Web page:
Things like insulation and your home’s draught proofing will also impact how much the geothermal heat pump costs to run, as if you have a draughty home, the heating system will have to work harder to bring it up to your desired temperature. 

How well does geothermal heating work? 

Geothermal heating works well to keep your home at a consistent temperature year-round. This is because you have the option to both cool and heat your home meaning you can have your house nice and warm in the colder months, but kept cooler in the hotter months.

The efficiency of the heating system will also depend on your home’s efficiency rating. If you have good double glazing, well-insulated walls and no draughts then it is likely that geothermal heating will work well in your home. 

What are the pros and cons of geothermal heating?

Pros of geothermal heating

There are lots of benefits to geothermal heating, however, here are a few of them: 

  • Low carbon and environmentally friendly
  • Renewable energy 
  • Sustainable
  • Offers an uninterrupted heat supply
  • Cheap to run
  • Allows you to heat and cool your home
  • They require less maintenance than a normal boiler

Cons of geothermal heating

There are a few disadvantages that you need to be aware of when installing geothermal heating: 

  • You need to dig up your garden to install the pipework
  • You may need to invest in new radiators or underfloor heating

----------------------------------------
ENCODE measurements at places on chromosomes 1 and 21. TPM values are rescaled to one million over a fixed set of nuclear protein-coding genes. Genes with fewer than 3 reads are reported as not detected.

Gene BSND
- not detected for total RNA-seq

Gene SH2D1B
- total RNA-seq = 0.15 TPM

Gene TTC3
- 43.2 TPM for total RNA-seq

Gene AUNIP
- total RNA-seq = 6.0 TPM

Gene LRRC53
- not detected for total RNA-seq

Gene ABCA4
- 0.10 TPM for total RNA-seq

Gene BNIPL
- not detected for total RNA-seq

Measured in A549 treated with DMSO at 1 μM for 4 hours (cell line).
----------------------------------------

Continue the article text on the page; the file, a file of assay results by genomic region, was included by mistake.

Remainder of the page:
• Expensive upfront cost

Does Geothermal Heating Produce Any Emissions?

Geothermal energy is considered a renewable source of energy. The only energy that is used from geothermal heating is the electricity needed to power the compressor and the circulation pumps. 

If you get a green or renewable energy tariff you can ensure that you are cutting down your emissions as much as possible. 

If you are using traditional geothermal energy as opposed to a ground source heat pump there can be some other emissions. 

Geothermal energy can produce emissions like hydrogen sulphide and sulphur dioxide. 

Is geothermal heating and a ground source heat pump the same? 

Technically, Geothermal energy and ground source heat pumps are not the same, however, the two terms are often used interchangeably. 

Both ground source heat pumps and geothermal energy use heat from the ground to heat your home, however, the two systems are different. 

In its purest form, geothermal energy would be sourced from boreholes that were drilled between 500 and 2500 metres into the earth and filled with water. This water would then naturally heat and could be used to generate electricity. 

However, the word geothermal energy has become synonymous with ground source heat pumps. 

Ground source heat pumps do not need to be placed so deeply underground and use the heat from the matter below to transfer it into your property to run your heating and hot water system.  

Is geothermal energy popular in the UK? 

The UK as a whole isn’t considered to be a particularly geothermal county, however, there are parts of it where there is a lot of geothermal activity. 

Parts of Devon and Cornwall have high levels of geothermal gradients which means they offer the perfect conditions to use geothermal energy. 

How realistic is geothermal heating as an alternative energy source?

Installing geothermal heating is still possible in other areas of the country too, especially in areas high in granite and sedimentary basins. 

The use of geothermal energy would be possible across the majority of the UK with the use of special drills which would dig between 500 and 2500 metres deep to access rock temperatures that range between 30 and 100 degrees Celsius.